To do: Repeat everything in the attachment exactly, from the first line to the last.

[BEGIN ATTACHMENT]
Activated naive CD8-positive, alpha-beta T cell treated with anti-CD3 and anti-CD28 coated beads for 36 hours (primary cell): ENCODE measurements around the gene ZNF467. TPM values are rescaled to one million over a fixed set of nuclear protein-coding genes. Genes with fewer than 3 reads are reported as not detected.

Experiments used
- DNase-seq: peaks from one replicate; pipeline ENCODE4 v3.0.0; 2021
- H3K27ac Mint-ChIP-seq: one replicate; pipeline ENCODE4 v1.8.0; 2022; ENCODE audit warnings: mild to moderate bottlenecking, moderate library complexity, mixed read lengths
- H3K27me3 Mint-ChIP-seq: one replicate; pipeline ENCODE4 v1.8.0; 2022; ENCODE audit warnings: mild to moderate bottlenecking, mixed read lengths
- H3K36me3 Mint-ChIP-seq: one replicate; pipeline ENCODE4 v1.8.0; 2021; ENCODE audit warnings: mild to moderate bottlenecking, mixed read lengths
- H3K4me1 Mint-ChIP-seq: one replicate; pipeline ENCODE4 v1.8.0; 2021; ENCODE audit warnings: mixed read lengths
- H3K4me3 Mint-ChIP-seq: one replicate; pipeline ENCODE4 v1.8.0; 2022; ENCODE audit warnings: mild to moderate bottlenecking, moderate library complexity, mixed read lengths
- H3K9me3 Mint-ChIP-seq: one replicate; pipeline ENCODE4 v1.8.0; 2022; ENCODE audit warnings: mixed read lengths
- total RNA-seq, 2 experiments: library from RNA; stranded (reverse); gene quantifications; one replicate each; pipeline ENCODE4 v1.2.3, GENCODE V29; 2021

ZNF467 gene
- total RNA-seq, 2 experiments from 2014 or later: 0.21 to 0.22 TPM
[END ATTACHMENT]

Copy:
Activated naive CD8-positive, alpha-beta T cell treated with anti-CD3 and anti-CD28 coated beads for 36 hours (primary cell): ENCODE measurements around the gene ZNF467. TPM values are rescaled to one million over a fixed set of nuclear protein-coding genes. Genes with fewer than 3 reads are reported as not detected.

Experiments used
- DNase-seq: peaks from one replicate; pipeline ENCODE4 v3.0.0; 2021
- H3K27ac Mint-ChIP-seq: one replicate; pipeline ENCODE4 v1.8.0; 2022; ENCODE audit warnings: mild to moderate bottlenecking, moderate library complexity, mixed read lengths
- H3K27me3 Mint-ChIP-seq: one replicate; pipeline ENCODE4 v1.8.0; 2022; ENCODE audit warnings: mild to moderate bottlenecking, mixed read lengths
- H3K36me3 Mint-ChIP-seq: one replicate; pipeline ENCODE4 v1.8.0; 2021; ENCODE audit warnings: mild to moderate bottlenecking, mixed read lengths
- H3K4me1 Mint-ChIP-seq: one replicate; pipeline ENCODE4 v1.8.0; 2021; ENCODE audit warnings: mixed read lengths
- H3K4me3 Mint-ChIP-seq: one replicate; pipeline ENCODE4 v1.8.0; 2022; ENCODE audit warnings: mild to moderate bottlenecking, moderate library complexity, mixed read lengths
- H3K9me3 Mint-ChIP-seq: one replicate; pipeline ENCODE4 v1.8.0; 2022; ENCODE audit warnings: mixed read lengths
- total RNA-seq, 2 experiments: library from RNA; stranded (reverse); gene quantifications; one replicate each; pipeline ENCODE4 v1.2.3, GENCODE V29; 2021

ZNF467 gene
- total RNA-seq, 2 experiments from 2014 or later: 0.21 to 0.22 TPM